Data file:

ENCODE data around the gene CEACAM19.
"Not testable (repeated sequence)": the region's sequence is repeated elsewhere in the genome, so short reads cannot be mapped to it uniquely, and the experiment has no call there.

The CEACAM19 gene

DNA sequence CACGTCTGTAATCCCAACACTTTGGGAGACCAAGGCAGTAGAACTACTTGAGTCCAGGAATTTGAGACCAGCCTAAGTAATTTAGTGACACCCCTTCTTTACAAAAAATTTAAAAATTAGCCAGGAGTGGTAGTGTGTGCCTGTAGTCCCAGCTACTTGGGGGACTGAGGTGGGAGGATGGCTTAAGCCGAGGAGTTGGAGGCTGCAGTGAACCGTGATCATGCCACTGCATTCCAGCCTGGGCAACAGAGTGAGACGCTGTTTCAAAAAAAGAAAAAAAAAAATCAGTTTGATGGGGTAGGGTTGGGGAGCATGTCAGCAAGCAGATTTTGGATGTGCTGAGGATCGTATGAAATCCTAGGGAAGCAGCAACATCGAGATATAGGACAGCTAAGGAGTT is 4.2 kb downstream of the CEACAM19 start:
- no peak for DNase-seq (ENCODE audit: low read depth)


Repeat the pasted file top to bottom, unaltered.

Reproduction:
ENCODE data around the gene CEACAM19.
"Not testable (repeated sequence)": the region's sequence is repeated elsewhere in the genome, so short reads cannot be mapped to it uniquely, and the experiment has no call there.

The CEACAM19 gene

DNA sequence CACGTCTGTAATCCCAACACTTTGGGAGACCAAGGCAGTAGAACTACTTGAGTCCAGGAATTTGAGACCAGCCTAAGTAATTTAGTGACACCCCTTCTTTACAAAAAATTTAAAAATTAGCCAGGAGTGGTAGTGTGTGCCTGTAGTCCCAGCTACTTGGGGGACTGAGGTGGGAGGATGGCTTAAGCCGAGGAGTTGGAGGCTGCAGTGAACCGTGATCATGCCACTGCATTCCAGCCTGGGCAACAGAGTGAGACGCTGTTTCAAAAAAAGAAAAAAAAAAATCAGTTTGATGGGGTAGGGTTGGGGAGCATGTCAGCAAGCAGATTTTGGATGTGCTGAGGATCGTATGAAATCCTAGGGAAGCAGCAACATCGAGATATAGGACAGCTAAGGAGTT is 4.2 kb downstream of the CEACAM19 start:
- no peak for DNase-seq (ENCODE audit: low read depth)